Today's installment of campaign-related news items from across the country.
* A panel of state judges in North Carolina yesterday ruled that the state cannot use its gerrymandered congressional map in the 2020 elections. As NBC News' report noted, the panel stopped short of ordering the legislature to draw new maps but said disruptions could be avoided "should the General Assembly, on its own initiative, act immediately and with all due haste to enact new congressional districts."
* With just 18 days remaining before Louisiana's competitive gubernatorial race, a JMC Analytics and Polling survey found incumbent Gov. Jon Bel Edwards (D) narrowly leading Eddie Rispone (R), 48% to 46%.
* The Atlanta Journal Constitution reported yesterday that state officials in Georgia are planning another "purge" of the voter rolls: "About 330,000 voter registrations in Georgia could soon be canceled because registrants haven't participated in elections for several years."
* Rep. Greg Walden (R-Ore.), the ranking member on the House Energy and Commerce Committee and a former chair of the National Republican Congressional Committee, announced yesterday that he'll retire at the end of this Congress.
* In Maryland, Gov. Larry Hogan (R) has scheduled the special election to fill the late Rep. Elijah Cummings' (D) vacancy. There will be a primary on Feb. 4, and a general election on April 28. This is a district that Hillary Clinton won by 53 points, so a competitive contest is not expected.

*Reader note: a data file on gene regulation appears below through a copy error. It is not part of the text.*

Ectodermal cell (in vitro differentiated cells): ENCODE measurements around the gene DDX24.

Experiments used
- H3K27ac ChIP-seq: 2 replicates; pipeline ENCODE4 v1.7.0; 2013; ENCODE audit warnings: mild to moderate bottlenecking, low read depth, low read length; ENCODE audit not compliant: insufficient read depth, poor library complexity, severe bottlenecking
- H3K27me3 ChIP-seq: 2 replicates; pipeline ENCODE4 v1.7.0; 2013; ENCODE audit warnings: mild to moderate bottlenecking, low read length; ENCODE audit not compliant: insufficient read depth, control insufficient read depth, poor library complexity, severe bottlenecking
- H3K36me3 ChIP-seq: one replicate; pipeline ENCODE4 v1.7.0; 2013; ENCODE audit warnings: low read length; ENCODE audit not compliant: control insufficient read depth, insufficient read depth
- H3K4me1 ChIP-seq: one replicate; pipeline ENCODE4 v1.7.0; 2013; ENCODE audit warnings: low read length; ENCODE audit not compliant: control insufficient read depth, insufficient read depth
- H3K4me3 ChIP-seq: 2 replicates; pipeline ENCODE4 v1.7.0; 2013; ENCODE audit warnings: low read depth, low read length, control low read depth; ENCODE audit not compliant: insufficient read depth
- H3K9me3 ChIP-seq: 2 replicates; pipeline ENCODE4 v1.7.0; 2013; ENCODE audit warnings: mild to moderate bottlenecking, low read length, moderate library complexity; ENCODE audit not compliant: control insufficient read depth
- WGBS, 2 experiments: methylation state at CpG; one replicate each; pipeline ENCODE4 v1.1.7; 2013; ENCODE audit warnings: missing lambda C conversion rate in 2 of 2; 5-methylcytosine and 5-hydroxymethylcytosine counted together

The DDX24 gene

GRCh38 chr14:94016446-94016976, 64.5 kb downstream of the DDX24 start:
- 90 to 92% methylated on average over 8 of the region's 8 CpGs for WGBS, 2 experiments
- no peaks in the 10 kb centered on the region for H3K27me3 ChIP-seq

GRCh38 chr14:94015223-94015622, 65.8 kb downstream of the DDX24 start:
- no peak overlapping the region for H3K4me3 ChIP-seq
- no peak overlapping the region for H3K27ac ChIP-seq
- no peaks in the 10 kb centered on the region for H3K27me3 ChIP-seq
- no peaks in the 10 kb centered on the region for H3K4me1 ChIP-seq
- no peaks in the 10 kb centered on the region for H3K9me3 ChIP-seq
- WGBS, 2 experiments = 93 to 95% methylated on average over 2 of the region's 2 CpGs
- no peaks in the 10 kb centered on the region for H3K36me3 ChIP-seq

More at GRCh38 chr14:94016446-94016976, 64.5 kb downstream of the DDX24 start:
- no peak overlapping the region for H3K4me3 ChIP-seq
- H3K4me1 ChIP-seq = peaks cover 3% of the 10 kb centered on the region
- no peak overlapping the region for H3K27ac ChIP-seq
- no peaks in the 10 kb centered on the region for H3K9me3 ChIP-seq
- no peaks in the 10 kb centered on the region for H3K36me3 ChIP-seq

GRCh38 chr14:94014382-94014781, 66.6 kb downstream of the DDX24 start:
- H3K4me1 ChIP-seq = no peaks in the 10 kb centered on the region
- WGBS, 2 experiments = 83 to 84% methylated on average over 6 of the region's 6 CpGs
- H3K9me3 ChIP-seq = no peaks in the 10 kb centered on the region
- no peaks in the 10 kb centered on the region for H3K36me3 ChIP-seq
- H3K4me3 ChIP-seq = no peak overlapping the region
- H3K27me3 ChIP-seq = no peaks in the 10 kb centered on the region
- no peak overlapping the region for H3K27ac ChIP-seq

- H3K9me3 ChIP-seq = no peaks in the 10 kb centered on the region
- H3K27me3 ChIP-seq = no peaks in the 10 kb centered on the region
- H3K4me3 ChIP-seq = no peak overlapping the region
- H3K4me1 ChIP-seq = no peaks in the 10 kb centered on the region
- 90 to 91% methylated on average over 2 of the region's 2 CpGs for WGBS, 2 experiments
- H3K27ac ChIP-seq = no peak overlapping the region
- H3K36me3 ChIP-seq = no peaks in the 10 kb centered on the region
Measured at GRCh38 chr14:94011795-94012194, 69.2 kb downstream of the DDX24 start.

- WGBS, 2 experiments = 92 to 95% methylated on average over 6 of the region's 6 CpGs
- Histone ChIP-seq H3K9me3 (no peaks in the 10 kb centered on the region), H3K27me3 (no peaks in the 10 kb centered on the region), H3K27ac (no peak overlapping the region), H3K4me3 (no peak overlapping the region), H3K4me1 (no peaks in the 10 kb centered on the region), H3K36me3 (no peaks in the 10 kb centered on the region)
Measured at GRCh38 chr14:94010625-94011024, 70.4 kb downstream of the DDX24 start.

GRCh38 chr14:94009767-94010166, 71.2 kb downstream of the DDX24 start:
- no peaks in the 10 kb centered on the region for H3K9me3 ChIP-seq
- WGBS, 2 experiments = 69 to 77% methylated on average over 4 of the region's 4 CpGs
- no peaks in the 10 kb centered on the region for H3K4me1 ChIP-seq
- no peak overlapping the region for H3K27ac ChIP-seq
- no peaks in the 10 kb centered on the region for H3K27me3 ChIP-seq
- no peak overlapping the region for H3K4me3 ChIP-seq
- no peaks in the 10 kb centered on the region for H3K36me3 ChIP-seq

* Speaking of special elections, Rep. Katie Hill (D-Calif.) resigned from Congress over the weekend, creating another House vacancy. Hill is the third member to resign this year, following the departures of Pennsylvania's Tom Marino and Wisconsin's Sean Duffy.
* Tom Steyer, a Democratic presidential candidate making his first bid for elected office, has already spent nearly $30 million in advertising. As NBC News noted yesterday, "Steyer's spending over the airwaves is seven times greater than the second-biggest advertiser in the presidential race (President Trump's re-election campaign) and 15 times greater than his nearest Democratic rival (Pete Buttigieg)."
* And to no one's surprise, former Attorney General Jeff Sessions (R) is moving closer to running for his old U.S. Senate seat in Alabama, currently held by Sen. Doug Jones (D). There are already five Republicans in the GOP field, and the filing deadline is a week from Friday. Donald Trump, by all accounts, is not on board with Sessions' comeback bid, though it's unclear how much that would matter.